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Employers Cut Back on Christmas Rewards

November 28 2006 - Preliminary findings from the Chartered Institute of Personnel and Development's (CIPD) annual Reward Management survey suggest that manufacturing firms are half as likely to provide a Christmas gift in 2006 and the number throwing a Christmas party has dropped from 71 per cent in 2005 to 60 per cent this year. However, public sector and voluntary sector organizations remain those least likely to provide a gift or throw a party at Christmas.

Charles Cotton, CIPD reward and employment conditions adviser, said:

"A combination of intense competitive pressure and higher non wage labour costs has squeezed profit margins, over the last year. This will have resulted in greater efforts to control costs causing modest increase in pay cuts and job losses. So less festive generosity this Christmas is likely to be symptomatic of such pressures, rather than indicating a more Scrooge like attitude just for the sake of it.

"Making cut backs might be necessary but if these are not communicated effectively to staff they could cause lack of motivation and poor performance, costing businesses more in the long-term."

The survey suggests that 64 per cent of employers meet most of the cost of a Christmas party. However, only 9 per cent now provide a Christmas gift such as a hamper or vouchers.

The survey highlights differences between various sectors. Christmas parties are likely to be provided by 83 per cent of private sector employers, 60 per cent of manufacturing and production firms, and 59 per cent of voluntary sector organizations. Only 23 per cent of public sector employers provide a party or lunch. Manufacturing and production companies are most likely to provide a gift (12 per cent) compared to only 10 per cent in the private sector, 7 per cent in the voluntary sector and none in the public sector.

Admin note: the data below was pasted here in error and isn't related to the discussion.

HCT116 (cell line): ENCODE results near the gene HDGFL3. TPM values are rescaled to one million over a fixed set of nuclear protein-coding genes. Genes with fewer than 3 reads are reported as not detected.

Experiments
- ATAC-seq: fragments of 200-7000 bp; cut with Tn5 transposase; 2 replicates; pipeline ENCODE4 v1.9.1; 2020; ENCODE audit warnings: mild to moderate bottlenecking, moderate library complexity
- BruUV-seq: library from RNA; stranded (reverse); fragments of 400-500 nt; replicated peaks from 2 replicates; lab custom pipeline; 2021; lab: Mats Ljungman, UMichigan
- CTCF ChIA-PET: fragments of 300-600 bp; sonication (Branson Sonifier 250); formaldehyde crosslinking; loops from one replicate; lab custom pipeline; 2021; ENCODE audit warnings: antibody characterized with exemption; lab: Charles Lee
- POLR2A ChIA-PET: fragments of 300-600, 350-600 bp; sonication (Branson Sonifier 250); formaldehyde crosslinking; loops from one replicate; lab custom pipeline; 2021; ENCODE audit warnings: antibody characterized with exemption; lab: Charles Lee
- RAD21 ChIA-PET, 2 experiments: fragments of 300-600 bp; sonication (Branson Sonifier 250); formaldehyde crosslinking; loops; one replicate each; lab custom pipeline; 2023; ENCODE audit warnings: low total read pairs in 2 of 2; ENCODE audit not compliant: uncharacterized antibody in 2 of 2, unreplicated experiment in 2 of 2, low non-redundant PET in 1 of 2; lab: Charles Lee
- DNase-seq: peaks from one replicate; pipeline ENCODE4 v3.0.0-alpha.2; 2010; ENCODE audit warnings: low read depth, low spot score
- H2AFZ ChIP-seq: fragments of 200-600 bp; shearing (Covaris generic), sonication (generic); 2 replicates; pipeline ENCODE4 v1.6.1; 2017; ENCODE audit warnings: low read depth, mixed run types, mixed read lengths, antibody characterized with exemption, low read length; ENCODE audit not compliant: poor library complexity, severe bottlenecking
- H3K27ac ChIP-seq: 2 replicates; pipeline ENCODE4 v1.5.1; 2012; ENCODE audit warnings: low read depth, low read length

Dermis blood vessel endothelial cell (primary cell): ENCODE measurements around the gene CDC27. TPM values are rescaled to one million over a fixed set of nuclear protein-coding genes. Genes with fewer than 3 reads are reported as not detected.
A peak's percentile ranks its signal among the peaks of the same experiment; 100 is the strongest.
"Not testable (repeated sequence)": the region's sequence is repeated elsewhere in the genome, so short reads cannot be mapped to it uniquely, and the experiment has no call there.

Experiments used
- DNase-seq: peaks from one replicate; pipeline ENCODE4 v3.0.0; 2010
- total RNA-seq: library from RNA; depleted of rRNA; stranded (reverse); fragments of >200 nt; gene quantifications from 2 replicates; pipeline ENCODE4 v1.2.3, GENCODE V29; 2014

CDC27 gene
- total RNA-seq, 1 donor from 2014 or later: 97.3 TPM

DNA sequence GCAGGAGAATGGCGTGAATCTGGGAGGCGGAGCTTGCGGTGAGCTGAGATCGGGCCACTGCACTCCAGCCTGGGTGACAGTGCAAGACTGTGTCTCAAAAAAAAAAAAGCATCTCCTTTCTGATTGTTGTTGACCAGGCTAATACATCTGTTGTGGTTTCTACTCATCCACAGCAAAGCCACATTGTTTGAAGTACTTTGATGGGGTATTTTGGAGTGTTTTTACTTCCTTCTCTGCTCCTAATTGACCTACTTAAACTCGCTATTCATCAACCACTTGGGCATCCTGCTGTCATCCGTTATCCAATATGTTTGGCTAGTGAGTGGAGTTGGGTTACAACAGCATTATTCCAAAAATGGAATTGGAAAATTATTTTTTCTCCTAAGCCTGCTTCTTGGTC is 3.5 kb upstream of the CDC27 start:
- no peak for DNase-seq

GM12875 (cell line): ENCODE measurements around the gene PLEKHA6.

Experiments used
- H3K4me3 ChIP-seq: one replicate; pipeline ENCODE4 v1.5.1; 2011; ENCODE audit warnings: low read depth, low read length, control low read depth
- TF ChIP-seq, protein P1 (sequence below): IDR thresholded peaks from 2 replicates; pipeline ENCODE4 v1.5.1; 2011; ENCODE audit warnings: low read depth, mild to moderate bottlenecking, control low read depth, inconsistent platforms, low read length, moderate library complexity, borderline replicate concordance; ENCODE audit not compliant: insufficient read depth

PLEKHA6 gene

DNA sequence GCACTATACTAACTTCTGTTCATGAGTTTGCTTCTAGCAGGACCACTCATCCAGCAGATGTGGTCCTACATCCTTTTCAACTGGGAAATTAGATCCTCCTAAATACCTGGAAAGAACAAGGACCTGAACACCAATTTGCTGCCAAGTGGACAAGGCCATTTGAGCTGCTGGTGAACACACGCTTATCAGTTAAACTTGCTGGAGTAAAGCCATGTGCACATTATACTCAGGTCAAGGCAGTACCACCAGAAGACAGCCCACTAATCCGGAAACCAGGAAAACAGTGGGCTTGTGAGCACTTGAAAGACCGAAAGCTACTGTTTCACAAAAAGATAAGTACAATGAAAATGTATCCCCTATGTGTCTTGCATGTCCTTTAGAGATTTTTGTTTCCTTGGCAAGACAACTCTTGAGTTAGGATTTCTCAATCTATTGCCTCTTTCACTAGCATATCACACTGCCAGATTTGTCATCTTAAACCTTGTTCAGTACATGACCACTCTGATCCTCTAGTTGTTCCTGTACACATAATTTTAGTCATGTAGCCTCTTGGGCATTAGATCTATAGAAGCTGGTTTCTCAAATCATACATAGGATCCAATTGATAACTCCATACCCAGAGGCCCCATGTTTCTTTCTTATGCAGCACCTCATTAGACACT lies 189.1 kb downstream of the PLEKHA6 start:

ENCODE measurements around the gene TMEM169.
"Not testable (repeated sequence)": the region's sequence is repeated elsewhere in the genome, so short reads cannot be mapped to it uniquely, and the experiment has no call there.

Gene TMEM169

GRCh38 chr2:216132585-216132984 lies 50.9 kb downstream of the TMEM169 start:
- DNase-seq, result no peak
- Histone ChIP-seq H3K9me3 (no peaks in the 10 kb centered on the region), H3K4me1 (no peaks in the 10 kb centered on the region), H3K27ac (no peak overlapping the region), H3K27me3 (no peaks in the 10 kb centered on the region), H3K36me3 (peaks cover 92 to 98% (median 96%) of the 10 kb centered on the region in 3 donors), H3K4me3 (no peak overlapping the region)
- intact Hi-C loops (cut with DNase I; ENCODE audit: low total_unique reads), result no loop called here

Small private sector organizations remain more likely to mark Christmas, with four-fifths (82 per cent) of firms employing up to 49 staff paying for a party and 8 per cent providing a gift. The rates steadily decrease as the size of the organization increases. Only two-fifths (44 per cent) of firms employing over 5000 staff provide for a party and just 3 per cent give a gift.

Charles Cotton added:

"Research indicates that employees are attracted, retained and motivated by a whole variety of rewards and there is not one solution that will meet everyone's needs. In today's tight labour market it is becoming more and more important for organizations to be flexible in their approach to reward if they are to compete in the war for talent. Employers need to work with employees to find out what they want and then develop rewards that meet both the needs of the business and the workforce."


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